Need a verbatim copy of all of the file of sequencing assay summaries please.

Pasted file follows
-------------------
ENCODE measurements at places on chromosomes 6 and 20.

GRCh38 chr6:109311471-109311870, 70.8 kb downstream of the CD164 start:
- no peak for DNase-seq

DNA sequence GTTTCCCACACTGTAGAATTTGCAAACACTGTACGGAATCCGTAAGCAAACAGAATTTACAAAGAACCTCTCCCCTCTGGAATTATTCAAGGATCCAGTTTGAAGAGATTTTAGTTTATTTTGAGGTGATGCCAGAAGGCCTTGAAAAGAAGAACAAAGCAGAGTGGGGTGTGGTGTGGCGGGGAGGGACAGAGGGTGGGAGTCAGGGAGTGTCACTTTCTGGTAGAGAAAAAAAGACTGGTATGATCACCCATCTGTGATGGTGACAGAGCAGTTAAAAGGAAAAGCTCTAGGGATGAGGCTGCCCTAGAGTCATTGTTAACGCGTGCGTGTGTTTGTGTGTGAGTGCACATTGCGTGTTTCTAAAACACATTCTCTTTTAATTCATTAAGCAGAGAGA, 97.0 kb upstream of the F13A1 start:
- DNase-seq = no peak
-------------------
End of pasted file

ENCODE measurements at places on chromosomes 6 and 20.

GRCh38 chr6:109311471-109311870, 70.8 kb downstream of the CD164 start:
- no peak for DNase-seq

DNA sequence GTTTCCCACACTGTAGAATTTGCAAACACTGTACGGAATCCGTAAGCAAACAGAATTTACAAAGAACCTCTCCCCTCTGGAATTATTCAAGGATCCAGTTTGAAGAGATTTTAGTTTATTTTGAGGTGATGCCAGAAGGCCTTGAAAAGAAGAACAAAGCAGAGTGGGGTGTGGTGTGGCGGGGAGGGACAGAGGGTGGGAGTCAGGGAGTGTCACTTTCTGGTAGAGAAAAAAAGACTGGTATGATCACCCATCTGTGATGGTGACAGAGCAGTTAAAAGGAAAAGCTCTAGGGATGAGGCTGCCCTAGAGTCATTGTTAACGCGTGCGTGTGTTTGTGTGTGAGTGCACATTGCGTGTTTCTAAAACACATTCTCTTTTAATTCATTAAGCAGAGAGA, 97.0 kb upstream of the F13A1 start:
- DNase-seq = no peak